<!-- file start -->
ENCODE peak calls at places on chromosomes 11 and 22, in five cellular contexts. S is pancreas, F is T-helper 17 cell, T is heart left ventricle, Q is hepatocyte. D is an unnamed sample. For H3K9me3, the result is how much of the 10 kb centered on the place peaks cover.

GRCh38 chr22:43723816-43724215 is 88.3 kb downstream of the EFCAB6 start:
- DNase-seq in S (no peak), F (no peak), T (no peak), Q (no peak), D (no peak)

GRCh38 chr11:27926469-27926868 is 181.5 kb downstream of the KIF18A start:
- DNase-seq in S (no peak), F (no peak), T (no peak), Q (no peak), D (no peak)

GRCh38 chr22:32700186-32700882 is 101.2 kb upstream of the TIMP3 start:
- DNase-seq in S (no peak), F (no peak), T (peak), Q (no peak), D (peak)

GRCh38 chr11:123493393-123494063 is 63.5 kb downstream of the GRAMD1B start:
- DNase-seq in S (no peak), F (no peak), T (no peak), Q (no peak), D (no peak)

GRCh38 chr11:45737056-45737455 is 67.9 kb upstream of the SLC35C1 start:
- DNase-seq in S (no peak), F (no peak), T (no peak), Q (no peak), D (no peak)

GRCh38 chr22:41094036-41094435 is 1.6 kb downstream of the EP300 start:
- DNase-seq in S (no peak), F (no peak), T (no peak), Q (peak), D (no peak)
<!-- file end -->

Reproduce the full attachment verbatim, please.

ENCODE peak calls at places on chromosomes 11 and 22, in five cellular contexts. S is pancreas, F is T-helper 17 cell, T is heart left ventricle, Q is hepatocyte. D is an unnamed sample. For H3K9me3, the result is how much of the 10 kb centered on the place peaks cover.

GRCh38 chr22:43723816-43724215 is 88.3 kb downstream of the EFCAB6 start:
- DNase-seq in S (no peak), F (no peak), T (no peak), Q (no peak), D (no peak)

GRCh38 chr11:27926469-27926868 is 181.5 kb downstream of the KIF18A start:
- DNase-seq in S (no peak), F (no peak), T (no peak), Q (no peak), D (no peak)

GRCh38 chr22:32700186-32700882 is 101.2 kb upstream of the TIMP3 start:
- DNase-seq in S (no peak), F (no peak), T (peak), Q (no peak), D (peak)

GRCh38 chr11:123493393-123494063 is 63.5 kb downstream of the GRAMD1B start:
- DNase-seq in S (no peak), F (no peak), T (no peak), Q (no peak), D (no peak)

GRCh38 chr11:45737056-45737455 is 67.9 kb upstream of the SLC35C1 start:
- DNase-seq in S (no peak), F (no peak), T (no peak), Q (no peak), D (no peak)

GRCh38 chr22:41094036-41094435 is 1.6 kb downstream of the EP300 start:
- DNase-seq in S (no peak), F (no peak), T (no peak), Q (peak), D (no peak)